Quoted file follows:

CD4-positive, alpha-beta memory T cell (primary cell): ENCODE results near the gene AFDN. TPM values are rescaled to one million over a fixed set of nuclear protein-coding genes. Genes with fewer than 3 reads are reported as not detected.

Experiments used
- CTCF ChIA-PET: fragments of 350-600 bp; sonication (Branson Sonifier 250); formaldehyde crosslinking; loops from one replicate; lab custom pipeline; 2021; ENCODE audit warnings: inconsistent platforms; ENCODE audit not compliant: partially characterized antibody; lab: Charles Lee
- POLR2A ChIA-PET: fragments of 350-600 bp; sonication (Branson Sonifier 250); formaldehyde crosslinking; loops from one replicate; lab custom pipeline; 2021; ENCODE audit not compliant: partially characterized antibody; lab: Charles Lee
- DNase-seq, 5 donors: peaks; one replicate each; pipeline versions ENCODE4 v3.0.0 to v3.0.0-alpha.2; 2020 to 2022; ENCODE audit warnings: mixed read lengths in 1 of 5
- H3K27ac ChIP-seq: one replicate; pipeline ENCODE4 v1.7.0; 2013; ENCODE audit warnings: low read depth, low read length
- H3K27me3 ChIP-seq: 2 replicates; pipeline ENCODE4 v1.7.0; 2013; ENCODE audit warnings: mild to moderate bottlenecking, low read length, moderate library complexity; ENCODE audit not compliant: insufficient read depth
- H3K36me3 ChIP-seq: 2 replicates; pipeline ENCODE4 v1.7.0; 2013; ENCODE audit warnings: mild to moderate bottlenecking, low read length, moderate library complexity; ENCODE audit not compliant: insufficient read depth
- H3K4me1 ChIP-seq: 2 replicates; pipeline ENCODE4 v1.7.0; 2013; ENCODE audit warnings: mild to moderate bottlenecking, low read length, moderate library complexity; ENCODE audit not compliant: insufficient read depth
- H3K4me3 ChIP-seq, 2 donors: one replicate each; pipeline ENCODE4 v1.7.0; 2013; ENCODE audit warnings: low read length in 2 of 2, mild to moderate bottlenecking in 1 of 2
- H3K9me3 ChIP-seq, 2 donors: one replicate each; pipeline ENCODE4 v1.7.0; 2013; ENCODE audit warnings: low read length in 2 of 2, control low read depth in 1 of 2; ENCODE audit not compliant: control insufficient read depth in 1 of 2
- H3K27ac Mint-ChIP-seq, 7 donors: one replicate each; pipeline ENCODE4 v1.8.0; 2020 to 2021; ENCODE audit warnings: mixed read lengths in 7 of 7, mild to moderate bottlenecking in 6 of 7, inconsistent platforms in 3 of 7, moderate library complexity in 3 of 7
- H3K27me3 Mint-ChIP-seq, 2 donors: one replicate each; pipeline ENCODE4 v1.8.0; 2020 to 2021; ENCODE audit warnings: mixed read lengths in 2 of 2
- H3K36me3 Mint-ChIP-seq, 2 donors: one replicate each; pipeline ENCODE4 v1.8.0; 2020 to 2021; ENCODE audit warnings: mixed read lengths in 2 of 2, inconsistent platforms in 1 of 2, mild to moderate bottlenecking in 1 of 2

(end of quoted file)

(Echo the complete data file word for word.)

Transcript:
CD4-positive, alpha-beta memory T cell (primary cell): ENCODE results near the gene AFDN. TPM values are rescaled to one million over a fixed set of nuclear protein-coding genes. Genes with fewer than 3 reads are reported as not detected.

Experiments used
- CTCF ChIA-PET: fragments of 350-600 bp; sonication (Branson Sonifier 250); formaldehyde crosslinking; loops from one replicate; lab custom pipeline; 2021; ENCODE audit warnings: inconsistent platforms; ENCODE audit not compliant: partially characterized antibody; lab: Charles Lee
- POLR2A ChIA-PET: fragments of 350-600 bp; sonication (Branson Sonifier 250); formaldehyde crosslinking; loops from one replicate; lab custom pipeline; 2021; ENCODE audit not compliant: partially characterized antibody; lab: Charles Lee
- DNase-seq, 5 donors: peaks; one replicate each; pipeline versions ENCODE4 v3.0.0 to v3.0.0-alpha.2; 2020 to 2022; ENCODE audit warnings: mixed read lengths in 1 of 5
- H3K27ac ChIP-seq: one replicate; pipeline ENCODE4 v1.7.0; 2013; ENCODE audit warnings: low read depth, low read length
- H3K27me3 ChIP-seq: 2 replicates; pipeline ENCODE4 v1.7.0; 2013; ENCODE audit warnings: mild to moderate bottlenecking, low read length, moderate library complexity; ENCODE audit not compliant: insufficient read depth
- H3K36me3 ChIP-seq: 2 replicates; pipeline ENCODE4 v1.7.0; 2013; ENCODE audit warnings: mild to moderate bottlenecking, low read length, moderate library complexity; ENCODE audit not compliant: insufficient read depth
- H3K4me1 ChIP-seq: 2 replicates; pipeline ENCODE4 v1.7.0; 2013; ENCODE audit warnings: mild to moderate bottlenecking, low read length, moderate library complexity; ENCODE audit not compliant: insufficient read depth
- H3K4me3 ChIP-seq, 2 donors: one replicate each; pipeline ENCODE4 v1.7.0; 2013; ENCODE audit warnings: low read length in 2 of 2, mild to moderate bottlenecking in 1 of 2
- H3K9me3 ChIP-seq, 2 donors: one replicate each; pipeline ENCODE4 v1.7.0; 2013; ENCODE audit warnings: low read length in 2 of 2, control low read depth in 1 of 2; ENCODE audit not compliant: control insufficient read depth in 1 of 2
- H3K27ac Mint-ChIP-seq, 7 donors: one replicate each; pipeline ENCODE4 v1.8.0; 2020 to 2021; ENCODE audit warnings: mixed read lengths in 7 of 7, mild to moderate bottlenecking in 6 of 7, inconsistent platforms in 3 of 7, moderate library complexity in 3 of 7
- H3K27me3 Mint-ChIP-seq, 2 donors: one replicate each; pipeline ENCODE4 v1.8.0; 2020 to 2021; ENCODE audit warnings: mixed read lengths in 2 of 2
- H3K36me3 Mint-ChIP-seq, 2 donors: one replicate each; pipeline ENCODE4 v1.8.0; 2020 to 2021; ENCODE audit warnings: mixed read lengths in 2 of 2, inconsistent platforms in 1 of 2, mild to moderate bottlenecking in 1 of 2